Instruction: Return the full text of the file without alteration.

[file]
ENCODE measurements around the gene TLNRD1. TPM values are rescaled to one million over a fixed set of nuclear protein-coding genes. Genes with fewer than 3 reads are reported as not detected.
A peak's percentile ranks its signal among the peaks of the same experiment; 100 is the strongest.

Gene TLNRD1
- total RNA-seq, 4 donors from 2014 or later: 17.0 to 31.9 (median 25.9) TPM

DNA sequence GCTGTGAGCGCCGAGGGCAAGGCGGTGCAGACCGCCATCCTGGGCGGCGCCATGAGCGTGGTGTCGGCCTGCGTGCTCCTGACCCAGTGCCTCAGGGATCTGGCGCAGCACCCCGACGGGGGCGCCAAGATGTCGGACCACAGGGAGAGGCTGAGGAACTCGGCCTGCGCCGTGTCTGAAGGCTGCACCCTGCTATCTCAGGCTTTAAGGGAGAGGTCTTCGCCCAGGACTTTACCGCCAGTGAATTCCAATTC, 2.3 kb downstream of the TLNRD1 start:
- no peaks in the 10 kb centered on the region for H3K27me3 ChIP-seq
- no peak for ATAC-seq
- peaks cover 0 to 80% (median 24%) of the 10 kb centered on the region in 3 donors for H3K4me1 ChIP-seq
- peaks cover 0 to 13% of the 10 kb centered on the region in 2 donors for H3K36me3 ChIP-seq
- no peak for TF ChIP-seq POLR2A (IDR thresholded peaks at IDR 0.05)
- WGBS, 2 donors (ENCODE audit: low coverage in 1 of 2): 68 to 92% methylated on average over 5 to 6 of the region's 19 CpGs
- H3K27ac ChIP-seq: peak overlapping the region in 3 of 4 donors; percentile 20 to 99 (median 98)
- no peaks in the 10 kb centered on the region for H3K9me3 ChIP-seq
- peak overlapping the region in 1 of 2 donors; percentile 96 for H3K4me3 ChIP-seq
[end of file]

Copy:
ENCODE measurements around the gene TLNRD1. TPM values are rescaled to one million over a fixed set of nuclear protein-coding genes. Genes with fewer than 3 reads are reported as not detected.
A peak's percentile ranks its signal among the peaks of the same experiment; 100 is the strongest.

Gene TLNRD1
- total RNA-seq, 4 donors from 2014 or later: 17.0 to 31.9 (median 25.9) TPM

DNA sequence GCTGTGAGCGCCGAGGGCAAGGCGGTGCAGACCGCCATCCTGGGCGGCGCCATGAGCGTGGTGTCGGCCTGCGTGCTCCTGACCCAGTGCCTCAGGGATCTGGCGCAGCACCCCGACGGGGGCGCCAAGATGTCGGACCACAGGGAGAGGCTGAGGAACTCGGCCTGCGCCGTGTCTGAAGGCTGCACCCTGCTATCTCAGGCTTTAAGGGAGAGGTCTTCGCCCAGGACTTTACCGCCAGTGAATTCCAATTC, 2.3 kb downstream of the TLNRD1 start:
- no peaks in the 10 kb centered on the region for H3K27me3 ChIP-seq
- no peak for ATAC-seq
- peaks cover 0 to 80% (median 24%) of the 10 kb centered on the region in 3 donors for H3K4me1 ChIP-seq
- peaks cover 0 to 13% of the 10 kb centered on the region in 2 donors for H3K36me3 ChIP-seq
- no peak for TF ChIP-seq POLR2A (IDR thresholded peaks at IDR 0.05)
- WGBS, 2 donors (ENCODE audit: low coverage in 1 of 2): 68 to 92% methylated on average over 5 to 6 of the region's 19 CpGs
- H3K27ac ChIP-seq: peak overlapping the region in 3 of 4 donors; percentile 20 to 99 (median 98)
- no peaks in the 10 kb centered on the region for H3K9me3 ChIP-seq
- peak overlapping the region in 1 of 2 donors; percentile 96 for H3K4me3 ChIP-seq